A bad quarter sent Amazon (NASDAQ:AMZN) shares down nearly $100. The shares opened Oct. 25 at $1,697.55 after closing Oct. 24 at $1,780.78. Before trading opened, I grabbed some for my retirement account. My price was $1,687.
At the price I paid, Amazon’s market capitalization would be about $835 billion.
Through the first three quarters of 2019 Amazon has delivered earnings of $16.88. The fourth quarter is always Amazon’s best, and last year the company earned $6.18 per share for the fourth quarter. Thus, the price I paid represents a price-to-earnings ratio of about 73.
Am I crazy or what?
About That Bad Quarter
A lot depends on what you think of that “bad” quarter. Earnings came in about 50 cents per share below estimates. But revenue from the Amazon Web Services cloud came in at $9 billion, very close to the estimate of $9.1 billion.
Synergy Research says Amazon has about 33% of the cloud infrastructure market and that it is maintaining that share against Microsoft (NASDAQ:MSFT), Alphabet (NASDAQ:GOOG, NASDAQ:GOOGL) and the rest of the pack. This in a market that’s growing 40% per year.
Amazon said its operating cash flow over the last four quarters was $35.3 billion. I caught my shares at about 23.7 times annual cash flow. Net product sales for the quarter were $70 billion, and that was also up 25% from a year ago.
The earnings shortfall came about for the same reason Amazon was unprofitable until 2015. It is investing ahead of growth. Back then, the investment was in cloud data centers Today its heaviest investment is for warehousing and delivery infrastructure. It wants same-day delivery for orders. That’s crazy. But Amazon is already doing it in many locations.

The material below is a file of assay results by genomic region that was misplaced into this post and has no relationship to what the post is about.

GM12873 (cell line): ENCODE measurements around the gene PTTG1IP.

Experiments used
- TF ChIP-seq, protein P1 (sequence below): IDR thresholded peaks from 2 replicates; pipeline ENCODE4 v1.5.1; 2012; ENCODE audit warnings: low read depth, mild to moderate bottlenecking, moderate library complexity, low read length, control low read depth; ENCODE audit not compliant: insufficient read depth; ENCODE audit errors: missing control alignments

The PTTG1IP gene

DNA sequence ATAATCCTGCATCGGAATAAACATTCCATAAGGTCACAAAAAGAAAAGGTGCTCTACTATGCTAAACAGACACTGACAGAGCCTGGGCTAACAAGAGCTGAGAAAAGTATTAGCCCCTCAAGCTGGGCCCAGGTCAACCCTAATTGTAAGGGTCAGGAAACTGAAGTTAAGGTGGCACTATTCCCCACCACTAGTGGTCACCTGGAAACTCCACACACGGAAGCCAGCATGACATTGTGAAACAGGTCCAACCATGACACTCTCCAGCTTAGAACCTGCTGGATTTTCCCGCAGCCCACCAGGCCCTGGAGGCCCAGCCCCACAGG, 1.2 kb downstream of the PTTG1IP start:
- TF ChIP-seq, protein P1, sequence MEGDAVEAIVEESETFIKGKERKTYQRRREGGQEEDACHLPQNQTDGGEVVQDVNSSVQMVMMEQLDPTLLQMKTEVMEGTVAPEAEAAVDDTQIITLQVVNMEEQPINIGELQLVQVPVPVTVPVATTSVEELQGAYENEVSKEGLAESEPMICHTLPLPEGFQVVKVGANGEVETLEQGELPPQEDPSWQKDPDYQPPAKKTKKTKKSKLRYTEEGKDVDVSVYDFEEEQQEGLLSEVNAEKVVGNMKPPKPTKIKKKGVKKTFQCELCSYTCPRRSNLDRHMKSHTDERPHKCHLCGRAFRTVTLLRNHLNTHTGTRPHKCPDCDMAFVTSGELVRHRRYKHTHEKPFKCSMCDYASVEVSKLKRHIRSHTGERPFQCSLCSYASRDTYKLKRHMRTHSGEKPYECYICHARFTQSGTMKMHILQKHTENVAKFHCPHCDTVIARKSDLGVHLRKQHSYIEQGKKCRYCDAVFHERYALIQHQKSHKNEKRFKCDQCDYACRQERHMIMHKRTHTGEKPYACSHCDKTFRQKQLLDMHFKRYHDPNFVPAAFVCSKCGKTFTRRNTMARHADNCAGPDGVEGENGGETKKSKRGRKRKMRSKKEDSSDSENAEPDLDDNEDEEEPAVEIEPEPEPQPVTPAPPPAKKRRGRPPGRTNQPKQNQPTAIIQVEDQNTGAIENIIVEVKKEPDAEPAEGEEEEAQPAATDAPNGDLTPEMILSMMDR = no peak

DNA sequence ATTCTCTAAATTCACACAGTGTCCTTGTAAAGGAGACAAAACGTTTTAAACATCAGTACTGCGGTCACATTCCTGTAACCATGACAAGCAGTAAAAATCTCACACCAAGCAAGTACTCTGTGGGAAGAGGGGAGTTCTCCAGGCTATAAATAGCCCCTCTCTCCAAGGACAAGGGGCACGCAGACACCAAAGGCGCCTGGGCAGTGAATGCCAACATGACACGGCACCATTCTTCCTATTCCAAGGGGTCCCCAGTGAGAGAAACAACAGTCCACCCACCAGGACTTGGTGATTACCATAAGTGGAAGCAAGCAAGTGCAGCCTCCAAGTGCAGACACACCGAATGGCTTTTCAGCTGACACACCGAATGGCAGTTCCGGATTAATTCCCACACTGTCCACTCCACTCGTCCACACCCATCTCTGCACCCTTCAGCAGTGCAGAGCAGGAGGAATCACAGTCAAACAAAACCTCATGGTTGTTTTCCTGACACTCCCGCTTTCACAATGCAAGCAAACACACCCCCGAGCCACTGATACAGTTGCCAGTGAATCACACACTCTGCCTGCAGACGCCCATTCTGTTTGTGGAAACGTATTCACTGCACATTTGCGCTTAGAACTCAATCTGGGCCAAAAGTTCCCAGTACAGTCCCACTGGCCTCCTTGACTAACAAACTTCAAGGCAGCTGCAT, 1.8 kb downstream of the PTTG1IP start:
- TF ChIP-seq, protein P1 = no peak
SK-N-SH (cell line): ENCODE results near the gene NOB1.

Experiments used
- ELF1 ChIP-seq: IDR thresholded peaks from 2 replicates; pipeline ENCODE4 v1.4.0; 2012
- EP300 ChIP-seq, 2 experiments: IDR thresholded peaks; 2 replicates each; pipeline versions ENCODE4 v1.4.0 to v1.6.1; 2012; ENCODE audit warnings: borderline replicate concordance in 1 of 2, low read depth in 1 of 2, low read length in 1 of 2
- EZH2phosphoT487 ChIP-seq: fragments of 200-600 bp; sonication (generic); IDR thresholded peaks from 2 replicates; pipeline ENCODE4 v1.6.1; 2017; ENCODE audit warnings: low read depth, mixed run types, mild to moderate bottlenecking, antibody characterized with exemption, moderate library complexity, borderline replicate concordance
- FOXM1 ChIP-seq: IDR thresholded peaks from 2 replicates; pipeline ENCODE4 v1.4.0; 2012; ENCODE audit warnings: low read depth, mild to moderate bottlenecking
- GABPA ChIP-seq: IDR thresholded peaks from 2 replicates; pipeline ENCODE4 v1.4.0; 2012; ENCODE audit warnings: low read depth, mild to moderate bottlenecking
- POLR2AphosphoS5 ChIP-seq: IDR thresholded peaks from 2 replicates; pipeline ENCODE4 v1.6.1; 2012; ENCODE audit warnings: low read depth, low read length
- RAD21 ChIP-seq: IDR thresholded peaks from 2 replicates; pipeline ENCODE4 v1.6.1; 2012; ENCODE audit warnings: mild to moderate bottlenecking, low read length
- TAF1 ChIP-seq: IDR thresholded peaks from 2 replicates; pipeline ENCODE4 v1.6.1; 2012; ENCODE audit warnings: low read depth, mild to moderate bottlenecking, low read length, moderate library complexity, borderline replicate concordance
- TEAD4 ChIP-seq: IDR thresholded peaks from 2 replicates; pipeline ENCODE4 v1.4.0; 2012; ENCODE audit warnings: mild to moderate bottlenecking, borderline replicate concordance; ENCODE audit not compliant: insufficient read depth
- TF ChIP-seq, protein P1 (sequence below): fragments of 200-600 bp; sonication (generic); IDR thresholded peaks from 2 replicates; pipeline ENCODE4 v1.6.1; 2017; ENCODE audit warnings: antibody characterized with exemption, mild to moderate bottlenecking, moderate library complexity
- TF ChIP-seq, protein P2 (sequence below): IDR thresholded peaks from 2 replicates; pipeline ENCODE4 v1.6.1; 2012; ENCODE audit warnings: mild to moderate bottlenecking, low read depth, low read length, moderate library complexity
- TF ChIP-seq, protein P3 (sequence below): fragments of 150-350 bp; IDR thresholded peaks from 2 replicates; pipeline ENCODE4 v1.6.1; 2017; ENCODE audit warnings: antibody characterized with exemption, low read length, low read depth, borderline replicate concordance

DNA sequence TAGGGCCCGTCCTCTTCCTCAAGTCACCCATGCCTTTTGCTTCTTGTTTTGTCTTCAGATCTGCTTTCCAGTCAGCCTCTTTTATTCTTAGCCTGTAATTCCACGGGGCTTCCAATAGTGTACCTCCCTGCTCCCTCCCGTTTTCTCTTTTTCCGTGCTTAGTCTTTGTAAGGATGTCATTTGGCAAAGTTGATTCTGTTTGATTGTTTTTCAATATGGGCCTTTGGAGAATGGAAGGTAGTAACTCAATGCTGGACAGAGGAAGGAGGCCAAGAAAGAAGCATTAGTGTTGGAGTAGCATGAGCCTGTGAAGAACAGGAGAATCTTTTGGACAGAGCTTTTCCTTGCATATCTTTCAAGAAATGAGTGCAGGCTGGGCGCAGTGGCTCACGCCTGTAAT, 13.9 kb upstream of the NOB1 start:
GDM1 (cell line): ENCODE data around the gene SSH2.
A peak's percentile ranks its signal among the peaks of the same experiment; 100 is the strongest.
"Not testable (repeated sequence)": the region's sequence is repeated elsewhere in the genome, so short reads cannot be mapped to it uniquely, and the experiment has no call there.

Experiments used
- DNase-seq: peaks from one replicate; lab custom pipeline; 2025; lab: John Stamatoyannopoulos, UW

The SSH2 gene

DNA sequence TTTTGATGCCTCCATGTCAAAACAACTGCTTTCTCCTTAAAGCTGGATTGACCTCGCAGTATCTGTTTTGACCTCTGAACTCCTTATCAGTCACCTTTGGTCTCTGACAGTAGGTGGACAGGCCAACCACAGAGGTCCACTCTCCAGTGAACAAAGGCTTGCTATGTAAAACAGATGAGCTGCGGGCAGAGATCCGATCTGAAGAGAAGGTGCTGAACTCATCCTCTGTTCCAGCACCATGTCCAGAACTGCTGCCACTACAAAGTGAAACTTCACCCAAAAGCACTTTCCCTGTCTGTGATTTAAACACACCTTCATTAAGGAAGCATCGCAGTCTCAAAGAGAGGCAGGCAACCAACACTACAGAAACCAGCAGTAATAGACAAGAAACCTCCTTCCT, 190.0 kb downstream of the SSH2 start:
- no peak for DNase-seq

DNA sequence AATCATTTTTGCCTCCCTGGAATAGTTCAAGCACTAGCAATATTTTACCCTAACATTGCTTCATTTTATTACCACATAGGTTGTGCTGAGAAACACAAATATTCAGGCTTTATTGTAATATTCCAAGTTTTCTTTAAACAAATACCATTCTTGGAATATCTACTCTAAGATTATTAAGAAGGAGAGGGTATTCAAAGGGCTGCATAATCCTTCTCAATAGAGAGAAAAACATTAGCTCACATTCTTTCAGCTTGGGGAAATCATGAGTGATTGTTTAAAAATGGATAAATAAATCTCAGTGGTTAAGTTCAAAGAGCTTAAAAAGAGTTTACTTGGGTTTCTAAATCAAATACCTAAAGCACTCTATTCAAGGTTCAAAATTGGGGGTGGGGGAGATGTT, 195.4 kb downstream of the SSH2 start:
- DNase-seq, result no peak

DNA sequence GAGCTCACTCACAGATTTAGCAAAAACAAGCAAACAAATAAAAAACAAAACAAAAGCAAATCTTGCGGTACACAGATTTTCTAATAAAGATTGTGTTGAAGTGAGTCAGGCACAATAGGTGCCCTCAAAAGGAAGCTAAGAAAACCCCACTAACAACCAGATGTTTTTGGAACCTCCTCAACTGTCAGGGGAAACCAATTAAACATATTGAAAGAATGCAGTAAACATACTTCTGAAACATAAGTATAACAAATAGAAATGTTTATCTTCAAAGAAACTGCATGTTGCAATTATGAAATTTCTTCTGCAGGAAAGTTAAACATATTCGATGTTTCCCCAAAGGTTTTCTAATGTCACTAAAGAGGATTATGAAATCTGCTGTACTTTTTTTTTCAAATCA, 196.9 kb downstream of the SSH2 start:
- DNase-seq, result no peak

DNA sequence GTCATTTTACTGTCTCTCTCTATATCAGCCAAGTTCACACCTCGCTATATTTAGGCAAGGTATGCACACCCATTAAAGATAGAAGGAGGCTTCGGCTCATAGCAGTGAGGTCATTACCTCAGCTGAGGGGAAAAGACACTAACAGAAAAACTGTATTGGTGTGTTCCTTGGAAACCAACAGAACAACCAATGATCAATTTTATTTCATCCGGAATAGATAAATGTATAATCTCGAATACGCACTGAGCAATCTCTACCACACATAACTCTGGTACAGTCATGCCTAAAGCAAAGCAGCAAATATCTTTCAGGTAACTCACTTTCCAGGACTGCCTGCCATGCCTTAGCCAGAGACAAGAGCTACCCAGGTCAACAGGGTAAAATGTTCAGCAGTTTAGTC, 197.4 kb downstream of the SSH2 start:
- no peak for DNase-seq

Shares also plunged on what analysts called “soft guidance.” How soft? Christmas quarter sales could be as “low” as $80 billion. The Street estimate is closer to $88 billion. But Amazon has made a habit of low-balling estimates on future earnings and revenue.
Another reason for the plunge may have been short interest, which was 13.6% of the volume on Oct. 24. It had been at nearly 20% on Oct. 15. The lower the short interest on a stock, the less resistance there is to a plunge.
Another reason for dumping AMZN stock is fear of government intervention. Democratic front-runner Elizabeth Warren has even talked about breaking the company up.
My response to that is make my day and toss Amazon in that briar patch. Separate Amazon’s retail infrastructure and its media operations from the cloud and you have three monster buys, not one. AWS alone is worth $400 billion at its current run rate. Amazon’s investment in delivery infrastructure means the $180 billion in product sales for this year also deserve a premium multiple.
Then there are Amazon’s services, video, books and music. These all ride on the Amazon cloud. Even if it had to pay a market rate for using that cloud, it would be insanely profitable.
Separating the infrastructure from Amazon Prime Video means it would have to collect the $10 per month it now shares with Prime Delivery. How many of the 101 million Amazon Prime members would do that? If only half, you’re still taking about $6 billion in revenue.
Amazon has another 32 million people buying Amazon Music and about 3 million buying Kindle Unlimited, which also costs $10 per month. Add that together and it’s a $10.5 billion business. Netflix’s (NASDAQ:NFLX) revenue is about $15.6 billion.
The Bottom Line on AMZN Stock
Amazon media is worth two-thirds of Netflix’s $121 billion in market cap. The Amazon cloud is worth $400 billion. Amazon’s store and delivery infrastructure is worth another $360 million.
Even broken up, Amazon stock is a bargain. Taken together, it’s a monster. Buy ‘em up.
Dana Blankenhorn is a financial and technology journalist. He is the author of the environmental story, Bridget O’Flynn and the Bear, available at the Amazon Kindle store. Write him at firstname.lastname@example.org or follow him on Twitter at @danablankenhorn. As of this writing he owned shares in AMZN and MSFT.